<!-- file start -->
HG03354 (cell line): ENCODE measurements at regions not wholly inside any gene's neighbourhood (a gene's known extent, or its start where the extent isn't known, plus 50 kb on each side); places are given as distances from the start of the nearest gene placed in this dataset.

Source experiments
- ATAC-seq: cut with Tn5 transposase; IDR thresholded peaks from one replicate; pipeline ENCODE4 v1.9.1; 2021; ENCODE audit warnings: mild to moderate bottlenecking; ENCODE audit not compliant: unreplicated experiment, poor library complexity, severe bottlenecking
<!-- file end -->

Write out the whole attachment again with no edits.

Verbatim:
HG03354 (cell line): ENCODE measurements at regions not wholly inside any gene's neighbourhood (a gene's known extent, or its start where the extent isn't known, plus 50 kb on each side); places are given as distances from the start of the nearest gene placed in this dataset.

Source experiments
- ATAC-seq: cut with Tn5 transposase; IDR thresholded peaks from one replicate; pipeline ENCODE4 v1.9.1; 2021; ENCODE audit warnings: mild to moderate bottlenecking; ENCODE audit not compliant: unreplicated experiment, poor library complexity, severe bottlenecking